If the random vector has a joint density , it can be expressed as a function of the copula density bywhere and are the marginal densities, , and . The small letter represents the density function of the copula.

The different copula functions have different characteristics. For example, Gaussian copula cannot capture tail dependence; Clayton copula can capture lower tail dependence, while Gumbel copula is used to measure upper tail dependence of random variables. Figure 3 demonstrates several copula contour plots under standard normal distribution. The contour plots are generated based on the value of Kendall’s tau equaling 0.5. These plots show the evidence that different copula functions have different characteristics in terms of tail dependence, and it is necessary that this study employs the copula model to provide a flexible method of constructing multivariate distributions, given the marginal distributions and the dependence structures separately. However, these copulas can only capture positive dependence except the Gaussian and the Frank copulas. Fortunately, these copulas may then be “rotated” and applied again. A thorough review of rotated copulas may be found in [14, 15]. There are three rotated forms: rotated 90 degrees, rotated 180 degrees, and rotated 270 degrees. When rotating the copulas by 180 degrees, one obtains the corresponding survival copulas. Nonrotated Clayton copula can capture lower tail dependence, while survival Clayton copula can measure upper tail dependence. Also, rotation by 90 degrees and 270 degrees allows for the modeling of negative dependence. The distribution functions of copulas rotated by 90 degrees, 180 degrees, and 270 degrees are given as follows:

Figure 3: The contour plot of copula functions with normal marginal distribution.

The copula approaches the Fréchet–Hoeffding lower (upper) bound. Therefore, we can make use of some copula families that cover a large dependence as much as possible, such as the (rotated) Clayton, the (rotated) Gumbel, and the (rotated) Joe copula families, which can represent both negative and positive dependence.

3. Copula-Based Endogenous Switching Model

The classical endogenous switching model assumes that the two pairs of error terms have bivariate normal distribution. Smith [7] proposed to relax this assumption and to model the dependence between and by using Archimedean copulas. In this study, we use many copula families to construct a copula-based endogenous switching model and select the best fit in terms of the Akaike information criterion (AIC). It is different in that we will assume the copula parameter depends on some forcing variables corresponding to some evolution equations. We introduce the full information maximum likelihood approach to estimate the copula-based endogenous switching model in this section.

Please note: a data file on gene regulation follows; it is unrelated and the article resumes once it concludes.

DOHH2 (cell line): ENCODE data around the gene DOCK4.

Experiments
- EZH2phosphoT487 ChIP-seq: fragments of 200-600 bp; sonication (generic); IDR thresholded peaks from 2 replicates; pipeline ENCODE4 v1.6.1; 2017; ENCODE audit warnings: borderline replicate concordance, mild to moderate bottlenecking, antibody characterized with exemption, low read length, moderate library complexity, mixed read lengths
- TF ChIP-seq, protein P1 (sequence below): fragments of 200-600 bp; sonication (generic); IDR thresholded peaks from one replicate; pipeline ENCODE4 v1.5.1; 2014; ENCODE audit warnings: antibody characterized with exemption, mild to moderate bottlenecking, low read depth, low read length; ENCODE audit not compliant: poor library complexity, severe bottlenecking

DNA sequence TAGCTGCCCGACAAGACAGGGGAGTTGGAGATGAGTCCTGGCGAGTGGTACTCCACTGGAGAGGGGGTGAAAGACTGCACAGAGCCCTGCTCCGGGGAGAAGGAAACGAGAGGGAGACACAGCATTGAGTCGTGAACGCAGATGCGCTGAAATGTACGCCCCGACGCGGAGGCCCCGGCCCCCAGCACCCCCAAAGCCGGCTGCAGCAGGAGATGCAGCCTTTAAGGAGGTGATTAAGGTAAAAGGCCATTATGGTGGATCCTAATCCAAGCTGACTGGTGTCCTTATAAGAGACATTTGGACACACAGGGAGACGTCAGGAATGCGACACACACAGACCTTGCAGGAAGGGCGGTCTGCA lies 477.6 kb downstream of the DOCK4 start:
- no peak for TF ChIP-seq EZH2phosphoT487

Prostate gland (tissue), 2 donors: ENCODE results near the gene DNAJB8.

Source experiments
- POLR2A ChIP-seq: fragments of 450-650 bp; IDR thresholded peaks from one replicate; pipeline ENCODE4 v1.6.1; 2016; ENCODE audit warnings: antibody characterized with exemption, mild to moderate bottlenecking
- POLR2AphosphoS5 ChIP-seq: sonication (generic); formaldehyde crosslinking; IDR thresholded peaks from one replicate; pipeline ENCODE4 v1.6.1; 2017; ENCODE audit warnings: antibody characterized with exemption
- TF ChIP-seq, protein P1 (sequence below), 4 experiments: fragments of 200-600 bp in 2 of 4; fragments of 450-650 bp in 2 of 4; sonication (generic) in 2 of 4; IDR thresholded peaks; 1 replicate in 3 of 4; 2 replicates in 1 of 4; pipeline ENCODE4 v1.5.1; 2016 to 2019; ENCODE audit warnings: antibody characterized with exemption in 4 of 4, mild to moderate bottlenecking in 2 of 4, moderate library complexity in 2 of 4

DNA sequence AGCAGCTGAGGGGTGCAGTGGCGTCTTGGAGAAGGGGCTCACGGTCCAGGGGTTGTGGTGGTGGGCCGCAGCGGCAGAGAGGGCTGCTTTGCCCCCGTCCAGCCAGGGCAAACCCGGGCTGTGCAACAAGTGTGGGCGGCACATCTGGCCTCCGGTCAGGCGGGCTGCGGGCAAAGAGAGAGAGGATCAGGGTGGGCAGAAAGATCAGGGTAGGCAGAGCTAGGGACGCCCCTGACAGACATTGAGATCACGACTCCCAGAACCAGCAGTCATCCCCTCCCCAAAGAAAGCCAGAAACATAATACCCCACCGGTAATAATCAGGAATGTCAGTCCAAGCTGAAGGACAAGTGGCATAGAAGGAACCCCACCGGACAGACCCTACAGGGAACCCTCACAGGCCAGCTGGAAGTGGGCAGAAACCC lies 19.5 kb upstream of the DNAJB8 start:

We assume that the error term has standard normal distribution, while both and have normal distribution, but they have scale parameters and , respectively. Since the marginals are known, the joint distribution of and , , can be constructed by copula , where is the copula parameter for each individual. Similarly, the joint distribution of and , , corresponds to . Following [8], the likelihood function of the copula-based endogenous switching model can be written aswhere , and Different copulas have different characteristics, such as upper tail dependence, lower dependence, positive dependence, and negative dependence. Therefore, it is an excellent choice that we apply more copula families and relevant rotated copulas that can potentially capture the appropriate dependence between two random variables. In this study, we systematically consider several copula families including the Gaussian, Frank, Clayton, Gumbel, and Joe families as well as their relevant rotated versions. The model with the best fit-complexity trade-off is selected using the AIC criterion [16]. Other popular copula families, such as the Farlie–Gumbel–Morgenstern (FGM) copula and the Ali–Mikhail–Haq (AMH) copula, have been discarded because they cannot achieve Fréchet bounds and can only accommodate relatively weak dependence between the margins. The ranges of dependence of Kendall’s tau and Spearman’s rho for the FGM copula are and , respectively; the Kendall’s tau of the AMH copula is bounded to the interval , and the range of Spearman’s rho is (see [17, 18]).

Bhat and Eluru [8] showed that standard endogenous switching models may mislead the implications about the treatment effect by comparing them using copula-based models. However, Smith [7] and Bhat and Eluru [8] did not provide any interpretation for dependence parameters. We consider that the parameters vary according to some evolution equation. We propose the following evolution equations for the Gaussian and the other copulas:where or 1 denotes the different regimes and and represent Pearson’s correlation of the Gaussian copula and Kendall’s tau of the other copulas. and are the logistic transformation, which can guarantee the dependence with the interval (−1, 1). is a vector of forcing variables, which can be determined by practical issues. is a constant term, and is the parameters of the forcing variables.

4. Data

The household dataset used in this study is from the Socioeconomic Surveys (SES) in 2013. The sampling was conducted through random proportional sampling, and the dataset contains 21,214 observations. This dataset was gathered by the National Statistical Office workers who visit the sample households every two years.

4.1. Data Descriptive